For me the images above say a lot about how comic fans get their comics delivered. They don’t get one or two X-Men comics they get six. Apparently X-Men: Schism that I’m reading leads to X-MEN: REGENESIS (which Newsarama does a good job of covering). To be honest I’ve had my blinkers on and not really considered that Schism would lead to a relaunch of all the X-Men books but it’s naive of me really. I should have known better. Especially as I fell into the trap of buying X-Men Schism #3 and seeing Schism written on Generation Hope #10, which made it’s digital debut with that issue. So it must be important to the main events right?


And that’s how Marvel/DC get you to buy more than the issues you are interested in. You need to see what is going on off stage and what  is feeding in to the main events themselves.

We’ll see how it goes but this particular experiment may end if I feel that I’m going to buying more than what I want just to feel I’m not missing out.

Speaking disappointments.  It wasn’t a new Dr Strange solo title coming in December it’s a Defenders title. Might be worth picking up but it’s not what I was hoping for.

5 Thoughts on “Comics: My Problem With Mainstream Comics Featuring Several X-Men

  1. Kitty-Kat-Kathryn on 22 August, 2011 at 10:59 am said:

    I’d say that’s a minor problem with comics, but still a problem. One thing Marvel and DC have done is got themselves into a situation where sometimes you need to read five or more different series to understand the full events. Some, such as Secret Invasion, went over more than that, but not often. Hellboy does it, too, with B.P.R.D. and various other short-term spin-off titles.

    My major problem with The Big Two is not the number of titles, but it’s the art. It’s all tits and fat arses (not that I’m averse to large chests and squishy bums) for the ladies, and the guys have more variety over their body types. It’s off putting :(

  2. Kitty-Kat-Kathryn on 22 August, 2011 at 2:08 pm said:

    Oh God I just noticed Andy Hamilton is cosplaying as Wolvie in the top image, and Rogue has a serious case of fat-face.

  3. I don’t disagree with what you’ve said, but just to clarify, this only applies to some mainstream superhero comic series from Marvel and DC, not all mainstream books. DC has the Vertigo line of comics which is completely independent and all titles are independent and firmly targetted at the 16+ age bracket. Marvel has the Max Titles, again, mature books that don’t require you to read any thing else.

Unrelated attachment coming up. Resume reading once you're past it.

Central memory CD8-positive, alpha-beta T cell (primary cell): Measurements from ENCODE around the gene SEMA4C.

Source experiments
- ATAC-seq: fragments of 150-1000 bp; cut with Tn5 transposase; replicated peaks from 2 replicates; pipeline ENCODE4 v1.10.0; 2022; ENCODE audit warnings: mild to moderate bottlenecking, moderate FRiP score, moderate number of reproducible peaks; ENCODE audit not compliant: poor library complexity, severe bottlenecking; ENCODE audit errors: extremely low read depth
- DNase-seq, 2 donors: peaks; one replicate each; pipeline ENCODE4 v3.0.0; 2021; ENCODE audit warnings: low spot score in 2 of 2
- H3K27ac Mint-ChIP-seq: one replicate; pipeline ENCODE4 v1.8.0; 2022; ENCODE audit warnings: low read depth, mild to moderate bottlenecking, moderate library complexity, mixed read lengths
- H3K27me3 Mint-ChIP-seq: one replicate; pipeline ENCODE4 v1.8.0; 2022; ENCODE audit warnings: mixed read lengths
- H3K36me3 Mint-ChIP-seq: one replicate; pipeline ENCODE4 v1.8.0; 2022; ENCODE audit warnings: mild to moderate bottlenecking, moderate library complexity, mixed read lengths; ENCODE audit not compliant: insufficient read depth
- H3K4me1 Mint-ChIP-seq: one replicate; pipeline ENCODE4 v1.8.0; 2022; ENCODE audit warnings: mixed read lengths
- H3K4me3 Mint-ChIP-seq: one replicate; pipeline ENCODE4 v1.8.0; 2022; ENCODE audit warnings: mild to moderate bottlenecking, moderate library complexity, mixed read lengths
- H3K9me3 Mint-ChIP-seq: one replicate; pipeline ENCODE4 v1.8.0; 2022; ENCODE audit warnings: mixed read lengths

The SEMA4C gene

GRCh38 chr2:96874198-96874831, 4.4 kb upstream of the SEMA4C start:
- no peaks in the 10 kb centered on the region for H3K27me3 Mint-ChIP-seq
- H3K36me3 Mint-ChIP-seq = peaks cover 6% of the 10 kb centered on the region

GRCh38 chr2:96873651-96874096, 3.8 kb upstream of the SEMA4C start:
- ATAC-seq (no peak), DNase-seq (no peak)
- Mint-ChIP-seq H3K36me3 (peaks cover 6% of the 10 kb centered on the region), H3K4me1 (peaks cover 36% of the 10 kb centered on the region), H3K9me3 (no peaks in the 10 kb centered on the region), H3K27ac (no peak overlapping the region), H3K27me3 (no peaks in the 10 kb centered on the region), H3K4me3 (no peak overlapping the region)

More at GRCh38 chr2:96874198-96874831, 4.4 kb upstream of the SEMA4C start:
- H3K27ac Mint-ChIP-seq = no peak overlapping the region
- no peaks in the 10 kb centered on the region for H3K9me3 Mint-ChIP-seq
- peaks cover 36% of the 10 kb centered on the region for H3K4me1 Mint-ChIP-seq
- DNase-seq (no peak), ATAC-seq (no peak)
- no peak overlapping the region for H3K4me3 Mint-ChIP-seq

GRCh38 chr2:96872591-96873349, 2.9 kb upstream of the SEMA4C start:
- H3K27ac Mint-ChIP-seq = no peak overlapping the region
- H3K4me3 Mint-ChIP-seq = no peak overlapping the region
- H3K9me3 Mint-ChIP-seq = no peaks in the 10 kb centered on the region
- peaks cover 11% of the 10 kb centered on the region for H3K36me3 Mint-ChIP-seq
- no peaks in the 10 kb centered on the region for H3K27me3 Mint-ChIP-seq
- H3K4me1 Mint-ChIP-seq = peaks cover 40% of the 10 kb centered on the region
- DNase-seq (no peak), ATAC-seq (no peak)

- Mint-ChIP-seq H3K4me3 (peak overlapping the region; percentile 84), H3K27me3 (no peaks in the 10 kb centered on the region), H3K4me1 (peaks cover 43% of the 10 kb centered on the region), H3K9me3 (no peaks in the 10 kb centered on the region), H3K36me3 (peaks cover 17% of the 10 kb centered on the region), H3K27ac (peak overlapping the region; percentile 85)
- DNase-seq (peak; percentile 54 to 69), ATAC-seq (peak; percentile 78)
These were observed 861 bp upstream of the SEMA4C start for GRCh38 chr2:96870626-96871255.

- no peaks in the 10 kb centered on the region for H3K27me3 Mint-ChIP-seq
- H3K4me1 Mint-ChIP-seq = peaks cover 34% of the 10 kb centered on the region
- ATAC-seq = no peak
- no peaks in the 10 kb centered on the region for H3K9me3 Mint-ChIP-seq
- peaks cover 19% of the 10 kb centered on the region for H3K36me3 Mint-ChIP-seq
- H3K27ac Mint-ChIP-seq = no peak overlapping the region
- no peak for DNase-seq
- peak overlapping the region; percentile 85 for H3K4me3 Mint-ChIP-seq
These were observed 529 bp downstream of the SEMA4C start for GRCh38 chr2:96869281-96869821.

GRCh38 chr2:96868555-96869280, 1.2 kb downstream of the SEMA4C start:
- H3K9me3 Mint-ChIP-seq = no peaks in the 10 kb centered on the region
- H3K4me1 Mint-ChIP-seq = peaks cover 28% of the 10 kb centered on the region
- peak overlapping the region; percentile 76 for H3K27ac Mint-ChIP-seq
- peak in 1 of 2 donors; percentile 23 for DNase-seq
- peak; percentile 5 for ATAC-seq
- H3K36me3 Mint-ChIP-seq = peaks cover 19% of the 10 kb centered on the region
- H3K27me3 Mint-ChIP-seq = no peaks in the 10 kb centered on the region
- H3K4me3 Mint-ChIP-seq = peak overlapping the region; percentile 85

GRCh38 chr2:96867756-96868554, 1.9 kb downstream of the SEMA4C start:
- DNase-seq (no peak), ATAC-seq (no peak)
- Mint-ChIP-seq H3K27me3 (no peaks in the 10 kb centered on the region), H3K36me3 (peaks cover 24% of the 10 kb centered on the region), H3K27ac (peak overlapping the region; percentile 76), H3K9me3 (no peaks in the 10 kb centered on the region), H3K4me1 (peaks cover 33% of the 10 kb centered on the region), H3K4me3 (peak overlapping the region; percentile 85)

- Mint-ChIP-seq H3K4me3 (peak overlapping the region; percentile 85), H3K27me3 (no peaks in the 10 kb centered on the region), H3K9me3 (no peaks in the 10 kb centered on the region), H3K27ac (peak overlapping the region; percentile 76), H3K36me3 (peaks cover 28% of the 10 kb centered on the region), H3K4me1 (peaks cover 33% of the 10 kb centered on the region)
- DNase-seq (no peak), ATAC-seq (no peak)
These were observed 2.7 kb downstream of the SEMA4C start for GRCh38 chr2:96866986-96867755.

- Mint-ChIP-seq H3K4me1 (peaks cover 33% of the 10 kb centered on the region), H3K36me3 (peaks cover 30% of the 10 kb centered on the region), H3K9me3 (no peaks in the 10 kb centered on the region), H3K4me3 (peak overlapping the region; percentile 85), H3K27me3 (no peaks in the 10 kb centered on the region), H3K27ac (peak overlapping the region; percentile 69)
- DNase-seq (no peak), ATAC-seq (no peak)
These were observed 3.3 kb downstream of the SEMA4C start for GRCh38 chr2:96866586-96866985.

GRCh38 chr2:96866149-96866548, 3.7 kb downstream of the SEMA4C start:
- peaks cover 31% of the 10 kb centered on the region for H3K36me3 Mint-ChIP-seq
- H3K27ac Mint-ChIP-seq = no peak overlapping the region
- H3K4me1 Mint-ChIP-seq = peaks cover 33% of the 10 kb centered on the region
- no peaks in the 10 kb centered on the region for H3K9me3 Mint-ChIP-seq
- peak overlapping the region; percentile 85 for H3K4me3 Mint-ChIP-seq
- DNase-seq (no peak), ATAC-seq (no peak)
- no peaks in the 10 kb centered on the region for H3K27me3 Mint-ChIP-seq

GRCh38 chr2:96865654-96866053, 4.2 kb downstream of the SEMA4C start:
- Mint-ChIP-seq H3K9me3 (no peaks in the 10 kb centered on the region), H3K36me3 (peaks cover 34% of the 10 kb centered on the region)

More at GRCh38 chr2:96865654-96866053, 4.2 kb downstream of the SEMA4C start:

Also, there are titles that have had a consistent creative team for the last 5 years or more in some cases because they’ve done well in terms of sales, such as Iron Man, Captain America, Avengers. These books are often affected by the big corporate events because of the whole shared universe thing, but the best of them turns the event tie-in book into something special. A good example would be Captain America during the House of M company-wide event at Marvel. In that one off, the Captain America story was excellent, and afterwards I went back to just reading Cap and not the other books, viewing it a what-if or elseworlds book for an issue. Iron Man is another great book you can read and you don’t have to read anything else. Nova, a great SF book by Dan Abnett and Andy Lanning is another good one.

    • Gav Reads on 22 August, 2011 at 5:38 pm said:

      I can’t think of Vertigo as mainstream but I do see your point. Though when you get to the top of these trees they branch out bloody everywhere!

      It’s that fandom/fanatic borderline where I do wish less was more. :(

  4. If you want to read some excellent superhero comics not connected to anything that don’t suffer from event crossovers, I can recommend at least half a dozen from publishers like Image, Dark Horse, Boom etc. Even though I love and enjoy superhero comics from the big 2, the majority of the comics I read nowadays come from other places, although a few more DC titles might creep in following on from the reboot this September.

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